Girls make shoes at W.Va. engineering camp

A two-week summer camp for high school students in West Virginia included one week for girls only, and that restriction actually unleashed creativity and an exploratory mission in science, technology, engineering, and math, particularly about designing shoes, the Charleston Daily Mail reports.

Girls made shoes out of construction paper, pipe cleaners, LED lights, and other materials.

Camp STEM, as it’s called, is held at the West Virginia University Institute of Technology. The program is intended to teach high school students in the area about the world of STEM, especially the value of careers in STEM fields that are available locally. During the girls-only week, they had to learn about the biomechanics of feet, things like pressure points, weight shifting, and so on.

Next came lessons in a few engineering principles that could just as easily be applied to the architecture of buildings as to footwear. Finally, the girls used their fashion sense and a budget that required them to stay within their means to design and manufacture shoes.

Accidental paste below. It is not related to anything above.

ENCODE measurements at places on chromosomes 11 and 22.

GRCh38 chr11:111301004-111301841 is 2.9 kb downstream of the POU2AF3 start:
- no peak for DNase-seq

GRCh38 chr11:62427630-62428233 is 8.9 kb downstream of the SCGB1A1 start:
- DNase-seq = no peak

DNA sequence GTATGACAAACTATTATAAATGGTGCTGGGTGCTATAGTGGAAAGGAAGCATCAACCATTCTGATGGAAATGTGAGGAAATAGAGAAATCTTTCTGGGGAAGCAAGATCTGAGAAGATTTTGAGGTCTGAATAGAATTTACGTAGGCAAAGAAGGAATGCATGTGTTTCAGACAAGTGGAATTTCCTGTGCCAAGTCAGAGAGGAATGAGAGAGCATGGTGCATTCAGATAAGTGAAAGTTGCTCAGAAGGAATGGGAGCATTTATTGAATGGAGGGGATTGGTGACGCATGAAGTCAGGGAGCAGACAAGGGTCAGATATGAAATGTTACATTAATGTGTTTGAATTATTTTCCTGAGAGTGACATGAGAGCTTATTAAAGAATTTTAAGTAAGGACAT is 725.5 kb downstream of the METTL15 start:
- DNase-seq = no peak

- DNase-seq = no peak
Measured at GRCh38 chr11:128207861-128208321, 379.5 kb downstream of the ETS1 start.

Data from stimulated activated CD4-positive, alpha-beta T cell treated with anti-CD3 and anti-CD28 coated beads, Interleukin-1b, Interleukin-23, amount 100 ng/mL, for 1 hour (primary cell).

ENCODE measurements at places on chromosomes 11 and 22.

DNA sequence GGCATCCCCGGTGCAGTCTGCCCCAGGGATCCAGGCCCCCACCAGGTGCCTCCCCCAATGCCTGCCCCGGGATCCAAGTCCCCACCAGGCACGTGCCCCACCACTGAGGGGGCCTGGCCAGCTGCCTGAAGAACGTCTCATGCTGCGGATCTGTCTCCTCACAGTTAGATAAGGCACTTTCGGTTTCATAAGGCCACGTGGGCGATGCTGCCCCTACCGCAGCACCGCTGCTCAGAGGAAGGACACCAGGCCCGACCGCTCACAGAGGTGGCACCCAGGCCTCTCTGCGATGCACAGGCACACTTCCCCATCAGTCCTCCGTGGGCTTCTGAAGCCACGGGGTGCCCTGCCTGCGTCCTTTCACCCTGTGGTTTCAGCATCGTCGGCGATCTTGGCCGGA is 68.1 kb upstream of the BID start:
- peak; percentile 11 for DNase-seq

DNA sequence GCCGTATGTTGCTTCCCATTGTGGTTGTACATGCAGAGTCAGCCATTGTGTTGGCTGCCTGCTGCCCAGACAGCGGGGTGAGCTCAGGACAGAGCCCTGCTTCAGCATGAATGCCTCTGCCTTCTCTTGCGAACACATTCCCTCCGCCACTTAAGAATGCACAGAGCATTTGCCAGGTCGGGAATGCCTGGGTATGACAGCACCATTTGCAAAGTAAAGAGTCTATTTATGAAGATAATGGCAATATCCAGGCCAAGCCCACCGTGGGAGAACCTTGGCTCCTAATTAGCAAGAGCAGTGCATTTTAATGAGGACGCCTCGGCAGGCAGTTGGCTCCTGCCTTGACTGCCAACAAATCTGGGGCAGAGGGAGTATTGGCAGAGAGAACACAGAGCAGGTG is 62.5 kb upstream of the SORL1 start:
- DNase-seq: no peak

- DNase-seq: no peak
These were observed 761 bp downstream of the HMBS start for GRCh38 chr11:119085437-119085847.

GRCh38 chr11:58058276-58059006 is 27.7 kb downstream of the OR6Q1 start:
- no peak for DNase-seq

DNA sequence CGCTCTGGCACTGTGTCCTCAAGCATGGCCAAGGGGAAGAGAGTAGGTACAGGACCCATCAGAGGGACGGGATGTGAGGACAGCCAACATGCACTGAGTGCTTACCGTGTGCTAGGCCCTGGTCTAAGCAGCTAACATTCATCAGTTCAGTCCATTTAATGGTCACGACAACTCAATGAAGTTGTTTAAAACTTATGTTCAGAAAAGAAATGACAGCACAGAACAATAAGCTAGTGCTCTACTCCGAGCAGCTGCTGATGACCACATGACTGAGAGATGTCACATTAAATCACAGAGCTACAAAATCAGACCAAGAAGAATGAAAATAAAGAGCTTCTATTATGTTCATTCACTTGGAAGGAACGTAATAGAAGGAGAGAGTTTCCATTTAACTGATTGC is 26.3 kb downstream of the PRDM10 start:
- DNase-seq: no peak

The fact that boys just aren’t allowed for the one week helps girls focus.

“I can sit and talk with (girls) for like, an hour, about how to correctly code a computer to make a webpage,” the Daily Mail quoted one of the campers as saying. “Girls sometimes think ‘Oh, I can’t be friends with that girl because that guy’s cute,’ or something else to pull away their focus because sometimes, guys who go to STEM camp are actually pretty cute.”

Camp counselors agreed.

“There’s such a different dynamic when there’s no boys involved because they’re getting here and there’s no competition,” the paper quoted Kaylah Bovard, 21, of Waldorf, Md., as saying. “They get to meet new people that all kind of started from the same place, whereas in STEM fields, boys have grown up liking cars. … There’s just a different atmosphere type-thing.”

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Paul Katula
Paul Katula is the executive editor of the Voxitatis Research Foundation, which publishes this blog. For more biographical information, see the About page.